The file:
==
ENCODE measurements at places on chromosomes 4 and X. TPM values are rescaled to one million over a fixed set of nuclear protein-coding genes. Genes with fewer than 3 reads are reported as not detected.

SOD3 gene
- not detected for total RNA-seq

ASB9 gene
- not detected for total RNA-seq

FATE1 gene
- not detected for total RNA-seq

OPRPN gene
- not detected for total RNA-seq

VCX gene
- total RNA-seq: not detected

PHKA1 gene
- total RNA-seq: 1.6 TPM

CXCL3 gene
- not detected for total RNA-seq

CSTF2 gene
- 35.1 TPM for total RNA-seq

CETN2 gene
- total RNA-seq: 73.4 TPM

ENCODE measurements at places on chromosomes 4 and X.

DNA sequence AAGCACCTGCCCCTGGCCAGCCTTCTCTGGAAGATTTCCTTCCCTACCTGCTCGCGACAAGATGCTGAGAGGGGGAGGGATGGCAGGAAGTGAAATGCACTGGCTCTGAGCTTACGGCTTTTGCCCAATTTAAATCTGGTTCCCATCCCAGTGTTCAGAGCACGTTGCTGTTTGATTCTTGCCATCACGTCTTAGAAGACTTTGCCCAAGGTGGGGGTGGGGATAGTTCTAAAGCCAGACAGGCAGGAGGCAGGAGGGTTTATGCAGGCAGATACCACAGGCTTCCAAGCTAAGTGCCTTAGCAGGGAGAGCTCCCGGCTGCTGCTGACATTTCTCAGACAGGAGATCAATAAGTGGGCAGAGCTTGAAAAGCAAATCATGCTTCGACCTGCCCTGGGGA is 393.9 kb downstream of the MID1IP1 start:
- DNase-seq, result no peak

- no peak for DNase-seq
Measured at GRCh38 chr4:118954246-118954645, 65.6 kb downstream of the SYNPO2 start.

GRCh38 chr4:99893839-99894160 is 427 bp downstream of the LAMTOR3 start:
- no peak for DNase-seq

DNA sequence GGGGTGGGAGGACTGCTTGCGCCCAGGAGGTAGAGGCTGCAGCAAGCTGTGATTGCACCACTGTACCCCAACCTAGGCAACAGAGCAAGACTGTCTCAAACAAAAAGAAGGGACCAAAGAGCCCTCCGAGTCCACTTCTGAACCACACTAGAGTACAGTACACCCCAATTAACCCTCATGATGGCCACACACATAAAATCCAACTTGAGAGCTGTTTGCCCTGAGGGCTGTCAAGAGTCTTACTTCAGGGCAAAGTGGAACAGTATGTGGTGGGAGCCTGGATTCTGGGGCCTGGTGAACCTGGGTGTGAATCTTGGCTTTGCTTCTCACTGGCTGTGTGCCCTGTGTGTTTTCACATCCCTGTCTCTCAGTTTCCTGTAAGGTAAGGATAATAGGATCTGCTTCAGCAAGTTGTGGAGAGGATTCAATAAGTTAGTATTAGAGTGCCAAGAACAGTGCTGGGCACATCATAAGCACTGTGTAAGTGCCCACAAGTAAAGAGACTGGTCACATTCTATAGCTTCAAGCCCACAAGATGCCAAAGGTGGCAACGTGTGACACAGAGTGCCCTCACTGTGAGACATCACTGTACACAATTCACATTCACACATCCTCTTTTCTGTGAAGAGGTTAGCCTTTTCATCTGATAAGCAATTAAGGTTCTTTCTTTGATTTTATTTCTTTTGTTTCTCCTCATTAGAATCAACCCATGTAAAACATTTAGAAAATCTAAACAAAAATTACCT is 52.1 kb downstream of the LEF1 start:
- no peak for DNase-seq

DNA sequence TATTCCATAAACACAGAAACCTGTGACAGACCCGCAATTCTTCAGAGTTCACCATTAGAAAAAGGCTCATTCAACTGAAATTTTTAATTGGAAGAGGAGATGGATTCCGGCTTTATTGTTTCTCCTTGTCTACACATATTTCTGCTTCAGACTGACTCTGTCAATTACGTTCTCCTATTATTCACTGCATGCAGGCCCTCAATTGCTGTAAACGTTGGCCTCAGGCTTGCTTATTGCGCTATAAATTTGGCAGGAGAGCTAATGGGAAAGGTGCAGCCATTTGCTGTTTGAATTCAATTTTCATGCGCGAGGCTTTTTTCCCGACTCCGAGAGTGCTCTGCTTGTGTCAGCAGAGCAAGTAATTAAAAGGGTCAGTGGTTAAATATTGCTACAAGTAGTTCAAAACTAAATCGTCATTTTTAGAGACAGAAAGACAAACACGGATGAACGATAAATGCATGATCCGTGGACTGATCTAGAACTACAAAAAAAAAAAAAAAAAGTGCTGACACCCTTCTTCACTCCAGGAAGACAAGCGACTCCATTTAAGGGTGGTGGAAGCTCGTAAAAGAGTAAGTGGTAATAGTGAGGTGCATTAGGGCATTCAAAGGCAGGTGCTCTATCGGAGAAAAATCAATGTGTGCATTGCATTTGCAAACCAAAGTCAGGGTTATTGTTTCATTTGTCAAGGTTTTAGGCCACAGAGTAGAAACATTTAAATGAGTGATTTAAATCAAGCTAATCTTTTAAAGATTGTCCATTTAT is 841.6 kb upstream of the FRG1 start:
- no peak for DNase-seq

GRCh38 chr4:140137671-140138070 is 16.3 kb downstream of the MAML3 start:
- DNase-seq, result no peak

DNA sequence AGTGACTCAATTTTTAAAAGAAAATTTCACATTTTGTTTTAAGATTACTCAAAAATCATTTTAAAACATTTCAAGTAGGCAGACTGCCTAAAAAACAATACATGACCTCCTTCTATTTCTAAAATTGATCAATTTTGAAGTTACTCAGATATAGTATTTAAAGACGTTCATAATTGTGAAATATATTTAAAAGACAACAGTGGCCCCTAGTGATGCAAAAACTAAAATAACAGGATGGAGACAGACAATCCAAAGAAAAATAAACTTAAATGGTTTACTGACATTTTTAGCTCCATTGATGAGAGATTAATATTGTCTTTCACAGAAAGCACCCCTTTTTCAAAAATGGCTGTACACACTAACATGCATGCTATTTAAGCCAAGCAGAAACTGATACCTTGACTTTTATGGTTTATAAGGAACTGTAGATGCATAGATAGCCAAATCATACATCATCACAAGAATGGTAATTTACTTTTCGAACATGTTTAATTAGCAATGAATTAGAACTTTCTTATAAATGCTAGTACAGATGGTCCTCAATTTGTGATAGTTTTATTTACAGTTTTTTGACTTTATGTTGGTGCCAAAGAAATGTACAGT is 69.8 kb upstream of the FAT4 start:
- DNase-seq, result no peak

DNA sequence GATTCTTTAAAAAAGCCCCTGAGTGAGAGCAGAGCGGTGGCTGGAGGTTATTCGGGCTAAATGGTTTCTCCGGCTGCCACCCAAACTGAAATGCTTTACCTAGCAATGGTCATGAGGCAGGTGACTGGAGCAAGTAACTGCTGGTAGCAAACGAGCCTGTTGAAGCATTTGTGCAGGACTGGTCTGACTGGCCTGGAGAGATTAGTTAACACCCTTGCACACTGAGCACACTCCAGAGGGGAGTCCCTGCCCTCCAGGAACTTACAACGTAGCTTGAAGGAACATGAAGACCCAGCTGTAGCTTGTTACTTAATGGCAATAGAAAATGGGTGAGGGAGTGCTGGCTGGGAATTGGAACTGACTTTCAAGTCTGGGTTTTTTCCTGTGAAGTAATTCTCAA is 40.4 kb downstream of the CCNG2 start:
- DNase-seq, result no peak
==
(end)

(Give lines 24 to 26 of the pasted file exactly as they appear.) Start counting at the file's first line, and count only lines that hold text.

Measured at GRCh38 chr4:118954246-118954645, 65.6 kb downstream of the SYNPO2 start.

GRCh38 chr4:99893839-99894160 is 427 bp downstream of the LAMTOR3 start:
- no peak for DNase-seq